- Active (456)
- Anti-irritant (112)
- Antimicrobial (91)
- Antioxidant (16)
- Colorant/Pigment/Hair Dye (91)
- Conditioner/Moisturizer (239)
- Delivery (150)
- Exfoliant (11)
- Feel Enhancer (173)
- Film-former (11)
- Formulating Aids (129)
- Fragrance (72)
- Preservatives (71)
- Repair (95)
- Rheology/Viscosity Modifier (82)
- Surfactant/Emulsifier (132)
- UV Filter (104)
Build a solid foundation in science, formulation and product development—find out more!
Most Popular in:
New in Delivery (page 5 of 15)
Oct 28, 2011 | 10:23 AM CDT
By: Robert Lochhead, Kelly McLeod and Willis Byrd,…
Nanostructured materials are being introduced to personal care technologies to offer better resistance to moisture, to enhance strength and to confer stimuli responsive behavior. Some of the scientific advances that build upon new knowledge in this emerging field are highlighted in this article.
May 11, 2011 | 07:48 AM CDT
By: Anthony J. O'Lenick Jr., Siltech LLC, and Thom…
This edition of "Comparatively Speaking" describes the difference between the critical molecular weight of entanglement and critical concentration of overlap. These concepts are important for formulators to grasp since they deal with altering the physical properties of a finished product.
May 02, 2011 | 01:46 PM CDT
By: Kim S. Finnie, PhD; and Chris Barbé, PhD, Cera…
In this article, retinol encapsulated in organosilica microparticles (12–14% w/w) having an average particle size of 0.3 micron are shown in a 40-day test period to exhibit enhanced stability to oxidation when compared with similar commercial stabilized retinol products.
Apr 20, 2011 | 07:57 AM CDT
By: Rachel L. Grabenhofer, Cosmetics & Toiletries …
Chosen biweekly for their relevance to personal care, Patent Picks are taken from publicly available sources. This edition features patents related to delivery and deposition in the cosmetic, dermatological, pharmaceutical and household industries.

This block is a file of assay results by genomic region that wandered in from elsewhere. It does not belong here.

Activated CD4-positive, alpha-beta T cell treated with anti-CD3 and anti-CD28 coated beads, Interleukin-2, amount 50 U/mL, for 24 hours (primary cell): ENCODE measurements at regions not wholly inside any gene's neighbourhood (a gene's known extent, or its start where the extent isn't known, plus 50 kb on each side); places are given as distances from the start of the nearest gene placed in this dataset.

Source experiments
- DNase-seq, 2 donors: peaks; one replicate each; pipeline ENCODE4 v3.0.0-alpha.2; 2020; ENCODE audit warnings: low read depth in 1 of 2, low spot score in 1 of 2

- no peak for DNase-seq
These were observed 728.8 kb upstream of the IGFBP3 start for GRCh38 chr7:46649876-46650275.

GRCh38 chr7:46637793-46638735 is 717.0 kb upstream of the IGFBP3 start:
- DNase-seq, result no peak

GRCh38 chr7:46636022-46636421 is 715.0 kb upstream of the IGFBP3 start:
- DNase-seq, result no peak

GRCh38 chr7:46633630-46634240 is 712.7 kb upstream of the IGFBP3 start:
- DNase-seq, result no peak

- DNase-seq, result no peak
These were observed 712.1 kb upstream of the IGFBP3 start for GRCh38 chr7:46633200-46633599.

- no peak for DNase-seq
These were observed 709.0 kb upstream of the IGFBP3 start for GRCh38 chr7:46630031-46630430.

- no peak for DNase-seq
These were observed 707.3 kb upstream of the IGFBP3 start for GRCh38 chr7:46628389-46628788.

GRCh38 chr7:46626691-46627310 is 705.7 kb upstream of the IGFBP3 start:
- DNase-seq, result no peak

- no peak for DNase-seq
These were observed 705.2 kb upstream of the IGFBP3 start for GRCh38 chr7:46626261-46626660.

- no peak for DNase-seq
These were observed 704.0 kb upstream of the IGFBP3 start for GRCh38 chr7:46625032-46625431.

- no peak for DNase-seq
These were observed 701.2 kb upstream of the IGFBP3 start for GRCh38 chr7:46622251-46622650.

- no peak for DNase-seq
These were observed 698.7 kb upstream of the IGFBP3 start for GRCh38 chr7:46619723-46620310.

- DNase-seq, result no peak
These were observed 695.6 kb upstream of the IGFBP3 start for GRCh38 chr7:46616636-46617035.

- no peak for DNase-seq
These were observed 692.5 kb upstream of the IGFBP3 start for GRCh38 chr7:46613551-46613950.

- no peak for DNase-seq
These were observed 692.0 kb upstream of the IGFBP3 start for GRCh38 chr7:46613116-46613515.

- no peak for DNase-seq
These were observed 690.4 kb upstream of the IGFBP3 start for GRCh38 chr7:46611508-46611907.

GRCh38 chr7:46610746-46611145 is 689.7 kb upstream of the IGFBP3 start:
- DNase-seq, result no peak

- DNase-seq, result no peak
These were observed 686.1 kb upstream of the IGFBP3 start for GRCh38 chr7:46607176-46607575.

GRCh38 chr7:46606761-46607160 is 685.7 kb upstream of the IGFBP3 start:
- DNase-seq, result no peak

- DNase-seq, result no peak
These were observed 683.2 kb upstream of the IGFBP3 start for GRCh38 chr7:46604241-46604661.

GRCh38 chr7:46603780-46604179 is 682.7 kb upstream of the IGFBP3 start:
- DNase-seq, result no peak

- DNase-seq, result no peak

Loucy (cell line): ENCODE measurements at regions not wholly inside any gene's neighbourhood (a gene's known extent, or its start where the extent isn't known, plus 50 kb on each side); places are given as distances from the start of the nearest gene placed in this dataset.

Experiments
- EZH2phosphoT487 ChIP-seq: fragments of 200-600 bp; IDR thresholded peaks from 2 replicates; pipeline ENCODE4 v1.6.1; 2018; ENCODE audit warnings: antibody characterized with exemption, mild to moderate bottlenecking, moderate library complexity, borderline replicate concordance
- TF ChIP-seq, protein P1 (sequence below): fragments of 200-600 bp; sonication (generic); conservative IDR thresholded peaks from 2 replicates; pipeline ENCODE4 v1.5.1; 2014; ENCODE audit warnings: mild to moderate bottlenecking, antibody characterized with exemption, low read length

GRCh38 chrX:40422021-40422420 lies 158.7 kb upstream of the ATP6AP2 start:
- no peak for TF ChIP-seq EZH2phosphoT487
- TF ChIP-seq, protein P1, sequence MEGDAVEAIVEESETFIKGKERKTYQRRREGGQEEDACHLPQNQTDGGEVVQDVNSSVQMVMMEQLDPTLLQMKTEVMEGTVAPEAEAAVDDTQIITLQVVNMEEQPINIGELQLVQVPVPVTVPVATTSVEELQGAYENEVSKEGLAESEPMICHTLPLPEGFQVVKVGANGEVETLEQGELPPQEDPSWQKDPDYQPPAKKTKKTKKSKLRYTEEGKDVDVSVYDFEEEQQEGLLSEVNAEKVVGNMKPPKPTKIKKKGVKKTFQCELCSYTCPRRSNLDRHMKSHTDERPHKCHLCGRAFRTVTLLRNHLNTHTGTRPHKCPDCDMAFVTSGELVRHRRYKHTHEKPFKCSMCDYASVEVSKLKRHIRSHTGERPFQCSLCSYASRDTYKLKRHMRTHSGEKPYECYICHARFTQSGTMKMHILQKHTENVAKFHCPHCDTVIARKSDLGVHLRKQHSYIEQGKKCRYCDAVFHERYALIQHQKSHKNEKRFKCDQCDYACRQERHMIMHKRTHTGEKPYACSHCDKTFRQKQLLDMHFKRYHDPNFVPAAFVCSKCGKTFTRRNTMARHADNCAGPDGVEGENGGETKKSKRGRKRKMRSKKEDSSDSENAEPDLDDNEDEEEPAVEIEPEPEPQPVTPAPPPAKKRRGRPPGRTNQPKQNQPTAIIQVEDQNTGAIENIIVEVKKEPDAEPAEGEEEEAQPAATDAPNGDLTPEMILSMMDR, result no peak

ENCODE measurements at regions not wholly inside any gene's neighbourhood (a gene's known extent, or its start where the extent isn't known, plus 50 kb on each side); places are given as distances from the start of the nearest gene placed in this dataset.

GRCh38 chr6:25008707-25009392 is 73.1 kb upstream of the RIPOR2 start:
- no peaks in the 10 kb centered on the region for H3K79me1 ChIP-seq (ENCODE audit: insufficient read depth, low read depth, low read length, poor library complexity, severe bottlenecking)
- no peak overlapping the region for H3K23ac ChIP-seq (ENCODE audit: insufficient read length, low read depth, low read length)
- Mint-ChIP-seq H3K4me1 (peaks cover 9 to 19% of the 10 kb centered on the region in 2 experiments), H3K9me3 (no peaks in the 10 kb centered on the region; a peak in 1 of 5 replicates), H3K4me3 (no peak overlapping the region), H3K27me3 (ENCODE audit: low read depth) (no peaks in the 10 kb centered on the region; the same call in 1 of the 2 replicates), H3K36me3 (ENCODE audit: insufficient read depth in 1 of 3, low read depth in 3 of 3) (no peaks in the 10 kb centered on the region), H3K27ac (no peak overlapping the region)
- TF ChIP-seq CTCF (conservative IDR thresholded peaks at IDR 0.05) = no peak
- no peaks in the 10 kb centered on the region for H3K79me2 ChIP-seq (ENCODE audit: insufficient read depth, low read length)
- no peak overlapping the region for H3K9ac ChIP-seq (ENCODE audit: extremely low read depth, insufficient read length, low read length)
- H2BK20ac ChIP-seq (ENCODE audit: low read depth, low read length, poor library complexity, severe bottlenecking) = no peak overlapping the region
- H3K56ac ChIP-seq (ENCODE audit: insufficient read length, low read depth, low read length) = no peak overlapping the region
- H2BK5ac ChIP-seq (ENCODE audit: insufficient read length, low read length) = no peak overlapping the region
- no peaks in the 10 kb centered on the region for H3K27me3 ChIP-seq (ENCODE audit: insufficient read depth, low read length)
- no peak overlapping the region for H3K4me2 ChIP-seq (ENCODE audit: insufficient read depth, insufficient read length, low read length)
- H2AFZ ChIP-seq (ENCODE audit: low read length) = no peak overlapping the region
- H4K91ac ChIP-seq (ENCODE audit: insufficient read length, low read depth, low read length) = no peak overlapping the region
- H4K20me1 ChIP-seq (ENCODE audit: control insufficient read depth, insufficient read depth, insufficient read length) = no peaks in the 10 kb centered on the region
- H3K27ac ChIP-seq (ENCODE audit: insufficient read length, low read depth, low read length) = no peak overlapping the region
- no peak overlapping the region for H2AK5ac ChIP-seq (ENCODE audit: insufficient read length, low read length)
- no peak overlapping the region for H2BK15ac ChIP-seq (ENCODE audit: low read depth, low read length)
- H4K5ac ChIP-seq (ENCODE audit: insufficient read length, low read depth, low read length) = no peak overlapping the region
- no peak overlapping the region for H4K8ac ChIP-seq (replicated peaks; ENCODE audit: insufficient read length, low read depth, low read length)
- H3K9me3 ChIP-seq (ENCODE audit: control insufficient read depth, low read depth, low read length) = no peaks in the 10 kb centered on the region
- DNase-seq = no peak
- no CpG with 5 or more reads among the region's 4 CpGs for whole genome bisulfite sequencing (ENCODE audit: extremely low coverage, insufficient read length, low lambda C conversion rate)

Apr 06, 2011 | 10:43 AM CDT
By: Stacy A. Mundschau, Scott W. Wenzel and Barbar…
When developing moisturizers intended for application via nonwoven substrates, formulators must consider the hydrophobic oils, the affinity of those oils to the substrate, the add-on to the substrate and the stability of the compositions on the substrate. With these considerations, moisturizing formulations were developed and coated onto laminated substrates whose moisturization efficacies were evaluated as described here.
Apr 06, 2011 | 10:40 AM CDT
By: Thanaporn Amnuaikit, Wiwat Pichayakorn and Pra…
This article compares the ability of mixed emulsifier nanoemulsions and polysorbate 60 emulsions to deliver coenzyme Q10 and tocopheryl acetate into the skin. In vitro skin penetration data shows that in newborn pig skin, nanoemulsions can deliver higher amounts of both actives than emulsions.
Dec 16, 2010 | 11:21 AM CST
By: Johann W. Wiechers, PhD, JW Solutions
Jonathan Hadgraft, PhD, named "The Law of Wiechers in Cosmetics" after his friend and colleague. This law argues that all actives should be formulated at 3% for maximum delivery, which Wiechers recently discussed in honor of Hadgrafts's 60th birthday.
Nov 24, 2010 | 10:34 AM CST
An amphiphilic molecule designed by chemists at The City College of New York is said to respond to stimuli in a similar manner to the Venus fly trap by changing its structure when heated slightly, then reverting to its original form when cooled.
Nov 17, 2010 | 07:56 AM CST
By: Anthony J. O'Lenick Jr., Siltech LLC
Unlike common salts, ionic liquids are salts in which the ions are poorly coordinated, resulting in molecules that are liquid below 100°C. The use of ionic liquids will aid the formulator in improving delivery efficiency.
Nov 01, 2010 | 01:40 PM CDT
By: Katie Schaefer, Cosmetics & Toiletries…
Iontophoresis is a well-known, noninvasive method that uses a small electric charge to deliver chemicals through the skin. However, according to Gregory Schultz, PhD, and Daniel Gibson, a professor and doctoral candidate, respectively, at the University of Florida, this method of delivery can have its drawbacks. Together with co-inventor, Sonal Sanjeev Tuli, MD, the team developed a method to iontophorese macromolecules into tissue such as the skin without causing damage; however, initial research focused on the eye.